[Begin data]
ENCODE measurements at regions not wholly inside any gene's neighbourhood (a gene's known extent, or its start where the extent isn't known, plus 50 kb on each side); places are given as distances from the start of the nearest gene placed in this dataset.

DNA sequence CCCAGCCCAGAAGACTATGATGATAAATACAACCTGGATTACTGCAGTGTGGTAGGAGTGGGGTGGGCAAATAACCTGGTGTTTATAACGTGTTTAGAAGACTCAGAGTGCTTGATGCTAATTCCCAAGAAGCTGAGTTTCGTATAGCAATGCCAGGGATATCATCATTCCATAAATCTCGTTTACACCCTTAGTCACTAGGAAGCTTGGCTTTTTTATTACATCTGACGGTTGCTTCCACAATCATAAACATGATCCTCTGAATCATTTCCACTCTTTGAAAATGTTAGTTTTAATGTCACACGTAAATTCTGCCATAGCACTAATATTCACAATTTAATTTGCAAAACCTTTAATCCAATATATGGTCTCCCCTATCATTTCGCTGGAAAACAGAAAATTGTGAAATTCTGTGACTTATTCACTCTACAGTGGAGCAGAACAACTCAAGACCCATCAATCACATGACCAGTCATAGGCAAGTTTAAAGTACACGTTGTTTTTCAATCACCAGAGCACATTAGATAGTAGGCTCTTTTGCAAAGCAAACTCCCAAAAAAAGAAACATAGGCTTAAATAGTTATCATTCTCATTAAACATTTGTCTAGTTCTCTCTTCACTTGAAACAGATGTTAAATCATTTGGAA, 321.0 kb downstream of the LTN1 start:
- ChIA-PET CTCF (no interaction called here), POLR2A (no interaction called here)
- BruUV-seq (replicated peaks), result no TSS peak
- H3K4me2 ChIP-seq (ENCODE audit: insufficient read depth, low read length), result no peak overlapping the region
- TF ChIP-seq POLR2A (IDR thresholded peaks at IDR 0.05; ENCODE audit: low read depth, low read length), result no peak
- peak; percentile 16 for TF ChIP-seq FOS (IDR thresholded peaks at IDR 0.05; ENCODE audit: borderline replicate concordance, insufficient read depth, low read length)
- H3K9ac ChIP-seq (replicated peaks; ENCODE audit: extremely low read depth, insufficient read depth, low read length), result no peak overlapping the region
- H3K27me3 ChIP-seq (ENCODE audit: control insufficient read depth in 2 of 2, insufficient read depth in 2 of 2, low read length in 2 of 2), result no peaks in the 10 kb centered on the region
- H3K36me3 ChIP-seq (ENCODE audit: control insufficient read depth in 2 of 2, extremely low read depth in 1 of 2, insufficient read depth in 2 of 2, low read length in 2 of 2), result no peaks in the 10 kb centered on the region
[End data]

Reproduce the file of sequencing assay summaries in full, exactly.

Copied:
ENCODE measurements at regions not wholly inside any gene's neighbourhood (a gene's known extent, or its start where the extent isn't known, plus 50 kb on each side); places are given as distances from the start of the nearest gene placed in this dataset.

DNA sequence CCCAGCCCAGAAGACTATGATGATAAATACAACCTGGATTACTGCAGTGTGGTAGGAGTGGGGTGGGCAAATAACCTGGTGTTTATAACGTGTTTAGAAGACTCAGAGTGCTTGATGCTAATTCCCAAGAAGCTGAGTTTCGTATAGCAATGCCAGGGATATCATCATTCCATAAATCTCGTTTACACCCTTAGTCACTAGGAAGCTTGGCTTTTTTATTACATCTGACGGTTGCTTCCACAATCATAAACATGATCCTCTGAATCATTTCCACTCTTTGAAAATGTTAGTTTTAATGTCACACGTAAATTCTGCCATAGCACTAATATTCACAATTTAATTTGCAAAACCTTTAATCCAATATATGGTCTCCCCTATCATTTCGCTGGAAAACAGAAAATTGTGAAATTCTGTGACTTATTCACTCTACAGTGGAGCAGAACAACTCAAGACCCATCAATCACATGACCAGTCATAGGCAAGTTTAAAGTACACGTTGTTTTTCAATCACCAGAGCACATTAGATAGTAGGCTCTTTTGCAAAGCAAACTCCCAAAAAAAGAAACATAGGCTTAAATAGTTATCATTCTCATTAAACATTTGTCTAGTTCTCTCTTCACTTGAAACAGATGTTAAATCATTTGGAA, 321.0 kb downstream of the LTN1 start:
- ChIA-PET CTCF (no interaction called here), POLR2A (no interaction called here)
- BruUV-seq (replicated peaks), result no TSS peak
- H3K4me2 ChIP-seq (ENCODE audit: insufficient read depth, low read length), result no peak overlapping the region
- TF ChIP-seq POLR2A (IDR thresholded peaks at IDR 0.05; ENCODE audit: low read depth, low read length), result no peak
- peak; percentile 16 for TF ChIP-seq FOS (IDR thresholded peaks at IDR 0.05; ENCODE audit: borderline replicate concordance, insufficient read depth, low read length)
- H3K9ac ChIP-seq (replicated peaks; ENCODE audit: extremely low read depth, insufficient read depth, low read length), result no peak overlapping the region
- H3K27me3 ChIP-seq (ENCODE audit: control insufficient read depth in 2 of 2, insufficient read depth in 2 of 2, low read length in 2 of 2), result no peaks in the 10 kb centered on the region
- H3K36me3 ChIP-seq (ENCODE audit: control insufficient read depth in 2 of 2, extremely low read depth in 1 of 2, insufficient read depth in 2 of 2, low read length in 2 of 2), result no peaks in the 10 kb centered on the region